Your perception of your body can greatly affect your mental health, so you need to make sure that your mind is not overridden with negative thoughts. You may have heard, or seen on social media, information about body positivity. This movement was co-created in 1996 by a psychologist and a patient who had recovered from an eating disorder. It gained popularity between 2010 and 2011 through #bodypositivity, giving people the chance to share their point of view. The body positivity movement is supported by models, celebrities, scientists and companies, whose aim is to normalise unconventional bodies, regardless of their size, shape, skin colour, disability, gender, height or weight. The movement’s goals are:

– eliminate the “perfect body” prototype in the beauty industry.

– help people to love themselves regardless of their bodies.

– boost people’s self-confidence, arguing that everyone’s body is beautiful.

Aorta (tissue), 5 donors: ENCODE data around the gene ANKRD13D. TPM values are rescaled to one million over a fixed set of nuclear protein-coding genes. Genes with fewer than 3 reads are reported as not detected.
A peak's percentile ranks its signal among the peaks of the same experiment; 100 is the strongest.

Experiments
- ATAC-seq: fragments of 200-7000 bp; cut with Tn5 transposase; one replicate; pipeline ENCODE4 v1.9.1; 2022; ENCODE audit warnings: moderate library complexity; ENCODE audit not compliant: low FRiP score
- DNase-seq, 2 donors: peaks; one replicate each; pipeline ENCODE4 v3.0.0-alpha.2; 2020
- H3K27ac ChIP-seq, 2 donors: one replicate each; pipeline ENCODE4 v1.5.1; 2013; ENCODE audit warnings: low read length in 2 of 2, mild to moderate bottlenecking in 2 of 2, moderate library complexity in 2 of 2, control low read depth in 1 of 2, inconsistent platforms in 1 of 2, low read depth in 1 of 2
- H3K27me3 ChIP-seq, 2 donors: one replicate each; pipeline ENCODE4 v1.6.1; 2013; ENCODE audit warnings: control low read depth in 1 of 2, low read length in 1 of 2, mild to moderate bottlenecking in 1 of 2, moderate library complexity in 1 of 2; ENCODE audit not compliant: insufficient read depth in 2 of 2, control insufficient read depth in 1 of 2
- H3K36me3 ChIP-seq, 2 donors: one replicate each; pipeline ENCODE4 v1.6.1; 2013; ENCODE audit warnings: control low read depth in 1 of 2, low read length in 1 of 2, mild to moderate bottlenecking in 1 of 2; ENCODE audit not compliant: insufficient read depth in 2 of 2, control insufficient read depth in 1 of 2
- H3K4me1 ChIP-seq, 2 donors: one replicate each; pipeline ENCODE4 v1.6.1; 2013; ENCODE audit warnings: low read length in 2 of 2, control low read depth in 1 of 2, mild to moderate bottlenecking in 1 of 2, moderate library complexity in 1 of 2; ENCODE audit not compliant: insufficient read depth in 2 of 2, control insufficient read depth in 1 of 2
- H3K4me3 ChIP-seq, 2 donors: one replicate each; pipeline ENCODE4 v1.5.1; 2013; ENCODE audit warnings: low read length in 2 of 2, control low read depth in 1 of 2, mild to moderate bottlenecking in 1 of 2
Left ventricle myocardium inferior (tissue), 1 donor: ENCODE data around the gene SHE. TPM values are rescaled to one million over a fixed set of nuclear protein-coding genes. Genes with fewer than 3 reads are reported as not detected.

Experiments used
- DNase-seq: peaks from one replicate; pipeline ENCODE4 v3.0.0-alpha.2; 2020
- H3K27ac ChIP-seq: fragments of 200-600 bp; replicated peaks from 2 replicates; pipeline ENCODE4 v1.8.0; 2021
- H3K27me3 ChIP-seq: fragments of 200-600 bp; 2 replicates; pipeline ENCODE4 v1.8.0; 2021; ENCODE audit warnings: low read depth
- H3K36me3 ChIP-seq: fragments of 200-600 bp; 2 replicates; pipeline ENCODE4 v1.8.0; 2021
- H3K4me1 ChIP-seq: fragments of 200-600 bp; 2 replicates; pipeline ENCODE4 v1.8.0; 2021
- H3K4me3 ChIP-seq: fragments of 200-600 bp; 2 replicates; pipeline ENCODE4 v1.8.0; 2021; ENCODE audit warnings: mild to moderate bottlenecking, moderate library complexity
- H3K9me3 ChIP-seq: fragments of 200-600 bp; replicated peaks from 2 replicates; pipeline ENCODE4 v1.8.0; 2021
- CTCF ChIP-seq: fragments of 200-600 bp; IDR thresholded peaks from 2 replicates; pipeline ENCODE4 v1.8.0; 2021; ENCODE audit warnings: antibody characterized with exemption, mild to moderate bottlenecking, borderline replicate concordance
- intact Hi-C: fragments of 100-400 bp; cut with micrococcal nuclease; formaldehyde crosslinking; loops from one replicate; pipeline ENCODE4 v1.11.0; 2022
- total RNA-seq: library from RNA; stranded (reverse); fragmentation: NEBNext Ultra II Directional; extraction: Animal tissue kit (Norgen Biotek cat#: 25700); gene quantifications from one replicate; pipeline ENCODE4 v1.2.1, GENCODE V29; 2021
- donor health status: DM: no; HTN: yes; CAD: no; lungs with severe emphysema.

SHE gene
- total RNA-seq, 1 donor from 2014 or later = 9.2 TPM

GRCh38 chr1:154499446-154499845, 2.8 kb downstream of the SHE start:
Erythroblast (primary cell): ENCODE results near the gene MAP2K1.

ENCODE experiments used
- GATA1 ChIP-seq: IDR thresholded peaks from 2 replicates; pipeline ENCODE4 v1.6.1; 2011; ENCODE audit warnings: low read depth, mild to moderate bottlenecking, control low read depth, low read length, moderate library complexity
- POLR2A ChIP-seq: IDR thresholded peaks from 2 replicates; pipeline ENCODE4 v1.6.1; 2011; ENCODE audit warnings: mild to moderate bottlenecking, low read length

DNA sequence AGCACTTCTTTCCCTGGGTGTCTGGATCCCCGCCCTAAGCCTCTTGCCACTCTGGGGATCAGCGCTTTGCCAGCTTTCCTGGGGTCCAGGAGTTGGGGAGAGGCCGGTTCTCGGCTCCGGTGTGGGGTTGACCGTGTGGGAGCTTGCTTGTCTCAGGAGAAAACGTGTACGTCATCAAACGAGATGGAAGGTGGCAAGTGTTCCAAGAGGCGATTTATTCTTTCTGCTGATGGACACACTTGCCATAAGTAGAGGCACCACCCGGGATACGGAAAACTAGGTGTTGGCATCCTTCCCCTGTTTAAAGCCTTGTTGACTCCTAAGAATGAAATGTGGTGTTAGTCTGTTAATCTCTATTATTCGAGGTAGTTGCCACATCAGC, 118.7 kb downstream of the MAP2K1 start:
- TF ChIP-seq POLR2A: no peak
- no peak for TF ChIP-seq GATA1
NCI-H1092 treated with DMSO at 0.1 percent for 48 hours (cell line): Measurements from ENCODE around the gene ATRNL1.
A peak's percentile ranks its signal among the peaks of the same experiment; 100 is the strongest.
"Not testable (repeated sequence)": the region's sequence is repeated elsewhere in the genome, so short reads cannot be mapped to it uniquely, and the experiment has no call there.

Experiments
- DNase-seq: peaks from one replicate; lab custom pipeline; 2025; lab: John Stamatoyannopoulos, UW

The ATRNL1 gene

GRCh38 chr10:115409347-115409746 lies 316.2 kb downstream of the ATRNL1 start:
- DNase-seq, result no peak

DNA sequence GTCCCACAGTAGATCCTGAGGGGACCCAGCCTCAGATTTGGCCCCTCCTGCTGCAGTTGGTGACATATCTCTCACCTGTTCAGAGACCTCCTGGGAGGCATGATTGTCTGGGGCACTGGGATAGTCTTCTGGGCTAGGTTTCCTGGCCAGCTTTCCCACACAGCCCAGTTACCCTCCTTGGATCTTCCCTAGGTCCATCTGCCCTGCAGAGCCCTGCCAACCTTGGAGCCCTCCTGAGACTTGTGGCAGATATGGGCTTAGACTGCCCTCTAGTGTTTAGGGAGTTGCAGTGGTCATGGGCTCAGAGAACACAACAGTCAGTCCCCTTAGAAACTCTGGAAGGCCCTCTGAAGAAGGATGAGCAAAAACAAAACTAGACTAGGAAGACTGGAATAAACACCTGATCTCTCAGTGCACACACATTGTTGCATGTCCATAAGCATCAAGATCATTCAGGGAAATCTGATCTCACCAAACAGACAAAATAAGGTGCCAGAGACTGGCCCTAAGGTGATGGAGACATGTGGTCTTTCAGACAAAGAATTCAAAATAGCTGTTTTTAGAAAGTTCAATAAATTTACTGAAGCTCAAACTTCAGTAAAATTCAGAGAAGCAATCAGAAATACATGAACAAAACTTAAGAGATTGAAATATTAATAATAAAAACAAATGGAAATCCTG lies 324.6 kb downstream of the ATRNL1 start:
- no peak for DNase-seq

– share the message that each piece of clothing can be worn by anyone despite its body shape.

– stop body-shaming in any form.

– convince people to stop comparing themselves to others.

Loving your body despite everything can be hard. If you don’t feel like making this decision, you may prefer the body neutrality concept. This term was invented in 2015 and has a more neutral vision of self-love. It means that, instead of focusing on loving your body, you should appreciate it for what it enables you to do. Body neutrality convinces people to think about their qualities and skills, instead of how they look. Therefore, you should be grateful to your own body and stop considering it a part of your identity. Always be aware that people won’t remember you for how you look but for how you made them feel.

Stop weighing yourself

Ever since the invention of the scales, everyone has stepped on them at least once in their life. Weight is a value used by doctors to approximately check health conditions, but weighing oneself shouldn’t become an obsession. Excluding doctor appointments, I highly suggest stopping weighing yourself for the following reasons:

– Your weight fluctuates. Water, faeces, type of foods you’ve eaten, time of the day, stress, sleep, hormones or sport are all factors that could cause a weight change.